British Columbia

Young grey whale washes up on Ucluelet beach

"We want to investigate where we can and have a look especially if there is any evidence of ... human cause of death," says DFO scientist. "But we do have whales that do drop out of the population naturally."

Scientists working to determine cause of death

Scientists investigated the death of this young gray whale near Ucluelet in 2016. (Les Doiron)

Scientists are working to determine what killed a young grey whale that has washed up on a beach near Ucluelet.

"We want to investigate where we can and have a look especially if there is any evidence of anthropogenic or human cause of death, but we do have whales that do drop out of the population naturally," said Paul Cottrell, a marine mammals coordinator with the Department of Fisheries and Oceans.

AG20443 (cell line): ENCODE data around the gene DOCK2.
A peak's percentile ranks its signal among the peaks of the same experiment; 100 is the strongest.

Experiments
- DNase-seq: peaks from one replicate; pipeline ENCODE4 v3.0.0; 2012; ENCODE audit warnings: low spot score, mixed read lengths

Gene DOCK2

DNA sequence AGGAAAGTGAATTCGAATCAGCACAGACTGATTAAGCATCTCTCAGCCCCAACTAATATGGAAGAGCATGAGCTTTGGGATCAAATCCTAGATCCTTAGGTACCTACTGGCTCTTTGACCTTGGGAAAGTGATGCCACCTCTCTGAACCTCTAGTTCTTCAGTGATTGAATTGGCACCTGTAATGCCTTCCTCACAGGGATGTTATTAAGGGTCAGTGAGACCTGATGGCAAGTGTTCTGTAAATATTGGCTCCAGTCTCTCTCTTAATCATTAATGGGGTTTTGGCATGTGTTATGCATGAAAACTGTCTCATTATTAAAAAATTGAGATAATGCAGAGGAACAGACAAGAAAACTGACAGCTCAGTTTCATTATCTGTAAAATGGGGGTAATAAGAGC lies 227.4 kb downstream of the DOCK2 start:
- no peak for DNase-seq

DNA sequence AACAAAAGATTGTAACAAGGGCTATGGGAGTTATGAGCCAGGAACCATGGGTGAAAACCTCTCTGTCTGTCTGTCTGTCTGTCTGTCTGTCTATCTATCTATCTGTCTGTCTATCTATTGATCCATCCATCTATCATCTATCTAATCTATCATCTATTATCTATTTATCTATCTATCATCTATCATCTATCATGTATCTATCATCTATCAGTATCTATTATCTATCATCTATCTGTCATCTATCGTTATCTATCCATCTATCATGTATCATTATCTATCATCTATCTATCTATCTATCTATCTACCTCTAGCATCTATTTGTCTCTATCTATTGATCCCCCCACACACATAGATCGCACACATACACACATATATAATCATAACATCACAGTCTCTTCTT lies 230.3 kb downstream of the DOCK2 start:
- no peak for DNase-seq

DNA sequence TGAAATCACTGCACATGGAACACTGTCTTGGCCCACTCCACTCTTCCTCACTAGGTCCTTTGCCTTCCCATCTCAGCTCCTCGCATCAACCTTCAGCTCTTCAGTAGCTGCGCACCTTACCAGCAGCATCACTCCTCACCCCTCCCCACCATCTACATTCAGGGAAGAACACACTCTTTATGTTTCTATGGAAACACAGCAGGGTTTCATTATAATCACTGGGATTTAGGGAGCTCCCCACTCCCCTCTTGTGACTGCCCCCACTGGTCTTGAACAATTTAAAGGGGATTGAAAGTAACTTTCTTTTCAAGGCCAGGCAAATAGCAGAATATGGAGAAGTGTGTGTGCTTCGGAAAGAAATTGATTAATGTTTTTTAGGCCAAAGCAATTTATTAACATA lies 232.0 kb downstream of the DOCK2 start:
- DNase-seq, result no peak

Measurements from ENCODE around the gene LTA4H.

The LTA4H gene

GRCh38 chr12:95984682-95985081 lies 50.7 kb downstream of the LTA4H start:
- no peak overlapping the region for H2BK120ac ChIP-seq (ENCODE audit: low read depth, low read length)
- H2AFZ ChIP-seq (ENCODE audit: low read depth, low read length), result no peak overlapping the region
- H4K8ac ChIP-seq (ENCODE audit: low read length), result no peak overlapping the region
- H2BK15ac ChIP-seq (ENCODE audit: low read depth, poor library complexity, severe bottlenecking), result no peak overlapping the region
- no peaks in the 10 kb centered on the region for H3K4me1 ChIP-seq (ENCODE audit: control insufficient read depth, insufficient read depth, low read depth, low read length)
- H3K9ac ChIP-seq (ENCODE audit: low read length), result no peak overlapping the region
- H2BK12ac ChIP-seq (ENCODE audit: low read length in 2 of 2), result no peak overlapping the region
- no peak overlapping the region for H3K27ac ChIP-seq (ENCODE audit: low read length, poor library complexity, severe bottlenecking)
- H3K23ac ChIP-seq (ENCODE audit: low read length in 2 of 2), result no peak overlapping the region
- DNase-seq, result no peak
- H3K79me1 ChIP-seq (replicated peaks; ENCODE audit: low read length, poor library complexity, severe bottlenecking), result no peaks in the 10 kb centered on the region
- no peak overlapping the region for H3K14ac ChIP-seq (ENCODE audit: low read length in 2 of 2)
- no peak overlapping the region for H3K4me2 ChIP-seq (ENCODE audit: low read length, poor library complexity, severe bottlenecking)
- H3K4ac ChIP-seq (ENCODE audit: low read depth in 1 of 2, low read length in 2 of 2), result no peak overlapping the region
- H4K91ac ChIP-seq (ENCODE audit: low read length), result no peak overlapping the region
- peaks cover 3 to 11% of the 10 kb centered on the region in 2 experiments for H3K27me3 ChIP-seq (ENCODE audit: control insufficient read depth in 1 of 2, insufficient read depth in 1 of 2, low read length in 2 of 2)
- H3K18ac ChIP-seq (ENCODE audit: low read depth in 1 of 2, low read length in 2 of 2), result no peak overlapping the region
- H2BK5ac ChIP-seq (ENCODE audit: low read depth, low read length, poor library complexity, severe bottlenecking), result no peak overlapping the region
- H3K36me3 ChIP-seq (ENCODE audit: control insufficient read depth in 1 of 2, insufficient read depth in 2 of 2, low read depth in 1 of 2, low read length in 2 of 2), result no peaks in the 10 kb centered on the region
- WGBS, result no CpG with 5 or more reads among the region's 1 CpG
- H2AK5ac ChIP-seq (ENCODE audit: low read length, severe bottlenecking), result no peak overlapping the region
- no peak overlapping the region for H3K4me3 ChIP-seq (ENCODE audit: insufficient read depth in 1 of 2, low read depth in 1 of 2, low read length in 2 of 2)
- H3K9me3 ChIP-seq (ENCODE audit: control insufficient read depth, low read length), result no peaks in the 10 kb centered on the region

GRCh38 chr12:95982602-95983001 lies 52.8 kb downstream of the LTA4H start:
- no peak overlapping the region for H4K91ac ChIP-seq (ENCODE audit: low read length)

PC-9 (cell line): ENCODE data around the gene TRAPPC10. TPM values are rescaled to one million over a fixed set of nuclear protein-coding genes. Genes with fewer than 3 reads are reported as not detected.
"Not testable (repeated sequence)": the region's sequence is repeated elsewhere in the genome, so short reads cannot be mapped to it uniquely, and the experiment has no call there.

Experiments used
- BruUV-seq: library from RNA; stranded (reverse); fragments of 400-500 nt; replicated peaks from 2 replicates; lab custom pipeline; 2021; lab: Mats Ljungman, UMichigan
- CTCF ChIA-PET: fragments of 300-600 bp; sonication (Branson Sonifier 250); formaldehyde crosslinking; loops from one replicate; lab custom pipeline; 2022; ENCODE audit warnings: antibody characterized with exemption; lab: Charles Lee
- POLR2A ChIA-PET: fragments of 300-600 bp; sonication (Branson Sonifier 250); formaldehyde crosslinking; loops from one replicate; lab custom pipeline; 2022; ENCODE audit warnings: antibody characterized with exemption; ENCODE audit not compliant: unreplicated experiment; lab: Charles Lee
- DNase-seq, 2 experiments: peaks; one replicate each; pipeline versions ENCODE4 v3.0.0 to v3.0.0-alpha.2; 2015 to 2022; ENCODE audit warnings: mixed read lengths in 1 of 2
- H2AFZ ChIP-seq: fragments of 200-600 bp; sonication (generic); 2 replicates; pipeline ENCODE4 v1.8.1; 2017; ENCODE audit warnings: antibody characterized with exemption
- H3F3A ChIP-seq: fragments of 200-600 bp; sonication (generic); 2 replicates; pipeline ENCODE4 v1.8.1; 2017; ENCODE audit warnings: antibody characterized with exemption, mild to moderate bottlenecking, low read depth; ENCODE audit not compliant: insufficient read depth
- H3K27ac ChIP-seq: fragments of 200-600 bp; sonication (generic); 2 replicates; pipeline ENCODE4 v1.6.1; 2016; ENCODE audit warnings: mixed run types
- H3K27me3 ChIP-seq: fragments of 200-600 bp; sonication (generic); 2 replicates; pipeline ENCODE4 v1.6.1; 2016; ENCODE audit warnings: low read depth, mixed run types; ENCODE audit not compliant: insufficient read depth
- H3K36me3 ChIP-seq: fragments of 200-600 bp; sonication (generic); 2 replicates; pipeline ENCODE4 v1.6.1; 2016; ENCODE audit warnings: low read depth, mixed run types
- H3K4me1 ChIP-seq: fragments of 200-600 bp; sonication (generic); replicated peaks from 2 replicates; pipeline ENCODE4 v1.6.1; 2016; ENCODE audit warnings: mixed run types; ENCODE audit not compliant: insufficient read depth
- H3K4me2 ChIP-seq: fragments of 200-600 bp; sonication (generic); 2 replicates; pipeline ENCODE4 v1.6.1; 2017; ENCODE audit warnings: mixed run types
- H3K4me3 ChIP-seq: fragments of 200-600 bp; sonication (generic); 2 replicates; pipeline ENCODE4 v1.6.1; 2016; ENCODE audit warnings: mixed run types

An anthropogenic cause of death would mean the whale was killed by environmental pollution or pollutants from human activity.

The young grey whale was found on the beach in front of the Wya Point Resort and has attracted a lot of interest.

A gray whale washed up on Ucluelet Beach on Vancouver Island's west coast in 2016. The species is not yet considered endangered, but is listed as a species of special concern. (Les Doiron)

"Tourists are intrigued," said Les Doiron, with the Ucluelet First Nation. "Our nation and our people and our elders and such have gone down to the beach to take a look at it. It's not something that happens very often, thank God."

Cottrell says grey whales are listed as a species of special concern, but they are not considered endangered like the killer whale population.

With files from Wawmeesh Hamilton

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